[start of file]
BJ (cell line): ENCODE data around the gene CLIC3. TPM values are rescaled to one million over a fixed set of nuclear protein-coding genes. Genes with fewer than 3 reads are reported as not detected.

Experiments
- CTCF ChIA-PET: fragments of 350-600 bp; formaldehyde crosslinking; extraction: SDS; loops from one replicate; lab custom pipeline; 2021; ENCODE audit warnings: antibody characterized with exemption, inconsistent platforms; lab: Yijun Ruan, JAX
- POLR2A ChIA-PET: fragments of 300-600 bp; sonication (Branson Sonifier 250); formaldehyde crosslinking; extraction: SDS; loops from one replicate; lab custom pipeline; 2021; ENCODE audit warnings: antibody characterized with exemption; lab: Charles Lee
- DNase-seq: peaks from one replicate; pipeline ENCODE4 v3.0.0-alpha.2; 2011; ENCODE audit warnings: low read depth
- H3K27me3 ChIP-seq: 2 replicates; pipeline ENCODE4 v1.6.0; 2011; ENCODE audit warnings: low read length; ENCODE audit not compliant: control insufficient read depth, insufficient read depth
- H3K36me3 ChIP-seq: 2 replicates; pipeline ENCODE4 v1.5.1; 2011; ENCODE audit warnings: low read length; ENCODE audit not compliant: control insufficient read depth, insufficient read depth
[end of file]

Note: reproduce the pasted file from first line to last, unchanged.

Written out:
BJ (cell line): ENCODE data around the gene CLIC3. TPM values are rescaled to one million over a fixed set of nuclear protein-coding genes. Genes with fewer than 3 reads are reported as not detected.

Experiments
- CTCF ChIA-PET: fragments of 350-600 bp; formaldehyde crosslinking; extraction: SDS; loops from one replicate; lab custom pipeline; 2021; ENCODE audit warnings: antibody characterized with exemption, inconsistent platforms; lab: Yijun Ruan, JAX
- POLR2A ChIA-PET: fragments of 300-600 bp; sonication (Branson Sonifier 250); formaldehyde crosslinking; extraction: SDS; loops from one replicate; lab custom pipeline; 2021; ENCODE audit warnings: antibody characterized with exemption; lab: Charles Lee
- DNase-seq: peaks from one replicate; pipeline ENCODE4 v3.0.0-alpha.2; 2011; ENCODE audit warnings: low read depth
- H3K27me3 ChIP-seq: 2 replicates; pipeline ENCODE4 v1.6.0; 2011; ENCODE audit warnings: low read length; ENCODE audit not compliant: control insufficient read depth, insufficient read depth
- H3K36me3 ChIP-seq: 2 replicates; pipeline ENCODE4 v1.5.1; 2011; ENCODE audit warnings: low read length; ENCODE audit not compliant: control insufficient read depth, insufficient read depth